DINGLASAN LABORATORY | JOHNS HOPKINS UNIVERSITY | Bloomberg School of Public Health | 615 N. Wolfe Street, Baltimore, MD 21205

Graduate Student

Rebecca Tweedell (PhD student, CMM)

My research interests are focused on the malaria liver stage, particularly in regards to the mechanism of P. falciparum invasion of the liver. Malaria infection begins with the bite of an infected mosquito that injects parasitic sporozoites into the skin. These sporozoites can make their way from the skin and into the circulation. From there, they migrate to the liver, where they cross the sinusoidal barrier to access the hepatocytes and establish the liver stage of infection. This stage is symptomatically silent but leads to the blood stage, when clinical disease begins.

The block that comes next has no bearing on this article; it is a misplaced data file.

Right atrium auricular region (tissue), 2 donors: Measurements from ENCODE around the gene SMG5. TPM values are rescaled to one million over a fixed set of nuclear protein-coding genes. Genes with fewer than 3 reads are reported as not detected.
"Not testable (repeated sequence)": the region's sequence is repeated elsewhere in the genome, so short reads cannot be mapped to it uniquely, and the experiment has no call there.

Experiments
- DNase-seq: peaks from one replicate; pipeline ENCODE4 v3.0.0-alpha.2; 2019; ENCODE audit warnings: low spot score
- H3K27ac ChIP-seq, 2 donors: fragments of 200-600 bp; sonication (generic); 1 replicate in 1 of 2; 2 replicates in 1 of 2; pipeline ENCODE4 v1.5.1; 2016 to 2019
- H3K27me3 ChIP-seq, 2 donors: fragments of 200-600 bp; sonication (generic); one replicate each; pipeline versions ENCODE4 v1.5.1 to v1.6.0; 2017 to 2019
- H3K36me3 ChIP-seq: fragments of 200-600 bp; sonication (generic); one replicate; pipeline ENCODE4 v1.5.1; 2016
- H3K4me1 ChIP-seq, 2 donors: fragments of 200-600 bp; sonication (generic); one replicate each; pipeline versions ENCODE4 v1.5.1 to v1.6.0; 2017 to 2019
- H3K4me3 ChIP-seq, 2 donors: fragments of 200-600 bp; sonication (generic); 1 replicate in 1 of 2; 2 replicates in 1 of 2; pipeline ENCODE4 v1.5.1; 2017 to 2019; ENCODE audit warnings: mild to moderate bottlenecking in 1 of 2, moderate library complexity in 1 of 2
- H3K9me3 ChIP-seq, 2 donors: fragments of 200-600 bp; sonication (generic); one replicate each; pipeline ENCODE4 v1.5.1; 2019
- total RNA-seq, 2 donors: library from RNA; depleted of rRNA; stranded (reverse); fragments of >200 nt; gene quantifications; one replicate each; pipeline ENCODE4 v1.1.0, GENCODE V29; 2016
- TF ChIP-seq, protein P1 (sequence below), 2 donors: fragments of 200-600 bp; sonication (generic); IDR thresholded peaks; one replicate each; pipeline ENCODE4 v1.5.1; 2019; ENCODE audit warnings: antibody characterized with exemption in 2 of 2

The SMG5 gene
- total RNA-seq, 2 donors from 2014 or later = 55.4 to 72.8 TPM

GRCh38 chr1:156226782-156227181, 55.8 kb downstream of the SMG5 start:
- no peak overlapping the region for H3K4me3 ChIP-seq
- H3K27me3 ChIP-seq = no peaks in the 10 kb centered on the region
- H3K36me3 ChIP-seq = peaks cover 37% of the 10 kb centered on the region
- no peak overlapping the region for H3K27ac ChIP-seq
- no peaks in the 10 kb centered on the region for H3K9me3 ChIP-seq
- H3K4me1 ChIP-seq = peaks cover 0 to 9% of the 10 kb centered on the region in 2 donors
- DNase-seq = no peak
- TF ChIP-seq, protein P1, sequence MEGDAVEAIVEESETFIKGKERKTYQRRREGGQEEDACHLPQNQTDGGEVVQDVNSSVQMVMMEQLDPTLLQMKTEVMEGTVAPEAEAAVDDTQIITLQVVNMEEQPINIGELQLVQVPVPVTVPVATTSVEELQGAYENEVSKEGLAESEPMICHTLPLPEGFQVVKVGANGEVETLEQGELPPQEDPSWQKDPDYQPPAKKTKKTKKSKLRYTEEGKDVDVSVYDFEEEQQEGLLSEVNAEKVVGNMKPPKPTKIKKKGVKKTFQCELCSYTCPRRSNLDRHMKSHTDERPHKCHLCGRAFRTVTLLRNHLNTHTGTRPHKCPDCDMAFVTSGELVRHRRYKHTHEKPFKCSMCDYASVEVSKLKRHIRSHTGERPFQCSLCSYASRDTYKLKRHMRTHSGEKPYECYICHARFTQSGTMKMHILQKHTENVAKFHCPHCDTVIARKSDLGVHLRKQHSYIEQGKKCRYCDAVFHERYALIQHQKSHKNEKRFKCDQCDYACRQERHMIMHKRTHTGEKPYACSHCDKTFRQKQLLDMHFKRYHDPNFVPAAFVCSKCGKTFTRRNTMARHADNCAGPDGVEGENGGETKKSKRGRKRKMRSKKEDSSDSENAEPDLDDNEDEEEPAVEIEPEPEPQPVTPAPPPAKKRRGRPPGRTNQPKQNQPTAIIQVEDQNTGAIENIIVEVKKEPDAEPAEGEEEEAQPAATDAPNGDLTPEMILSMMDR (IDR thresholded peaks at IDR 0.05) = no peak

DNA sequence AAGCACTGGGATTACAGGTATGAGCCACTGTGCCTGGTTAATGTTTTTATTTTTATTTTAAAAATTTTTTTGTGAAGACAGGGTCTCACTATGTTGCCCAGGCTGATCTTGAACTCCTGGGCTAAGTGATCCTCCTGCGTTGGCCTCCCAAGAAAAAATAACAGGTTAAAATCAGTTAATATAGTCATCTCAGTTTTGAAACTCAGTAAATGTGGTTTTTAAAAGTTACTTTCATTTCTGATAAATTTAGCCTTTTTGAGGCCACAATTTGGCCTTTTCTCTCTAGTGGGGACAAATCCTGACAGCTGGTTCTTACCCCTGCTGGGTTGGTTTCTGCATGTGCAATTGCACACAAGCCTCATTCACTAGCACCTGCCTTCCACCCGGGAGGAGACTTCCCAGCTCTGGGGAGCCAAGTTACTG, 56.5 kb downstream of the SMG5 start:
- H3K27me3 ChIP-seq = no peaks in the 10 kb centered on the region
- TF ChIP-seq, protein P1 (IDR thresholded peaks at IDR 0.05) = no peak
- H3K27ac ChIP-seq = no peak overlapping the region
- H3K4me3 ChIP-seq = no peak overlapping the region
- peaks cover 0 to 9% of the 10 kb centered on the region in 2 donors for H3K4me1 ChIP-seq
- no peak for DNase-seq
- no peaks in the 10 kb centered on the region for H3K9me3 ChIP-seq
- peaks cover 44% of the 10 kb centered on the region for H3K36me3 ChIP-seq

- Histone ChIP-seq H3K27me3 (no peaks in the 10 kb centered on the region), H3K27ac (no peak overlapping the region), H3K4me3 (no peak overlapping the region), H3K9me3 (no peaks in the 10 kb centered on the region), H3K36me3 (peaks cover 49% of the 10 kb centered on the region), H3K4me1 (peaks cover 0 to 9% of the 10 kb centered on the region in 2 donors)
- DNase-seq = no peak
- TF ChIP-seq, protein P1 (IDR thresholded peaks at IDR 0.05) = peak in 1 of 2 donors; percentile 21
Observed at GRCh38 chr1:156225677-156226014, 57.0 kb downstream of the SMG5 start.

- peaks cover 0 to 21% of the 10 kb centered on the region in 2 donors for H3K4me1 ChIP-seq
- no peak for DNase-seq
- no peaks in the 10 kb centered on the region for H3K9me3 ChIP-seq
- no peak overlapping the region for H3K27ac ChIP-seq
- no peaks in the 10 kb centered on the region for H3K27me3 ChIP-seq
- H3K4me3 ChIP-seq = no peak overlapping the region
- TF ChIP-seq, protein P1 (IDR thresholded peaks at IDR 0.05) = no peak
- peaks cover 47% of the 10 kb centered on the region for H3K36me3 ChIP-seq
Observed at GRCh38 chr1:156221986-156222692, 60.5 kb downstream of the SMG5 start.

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DINGLASAN LABORATORY

Johns Hopkins Bloomberg School of Public Health

W. Harry Feinstone Department of Molecular Microbiology & Immunology

615 N. Wolfe Street, E5132, Baltimore, MD 21205, USA

OFFICE: BSPH Rm. E5646 / LAB: BSPH W4001/W4104

Tel. +1 (410) 614-4839 (OFFICE) / Tel. +1 (410) 614-4760 (LAB)

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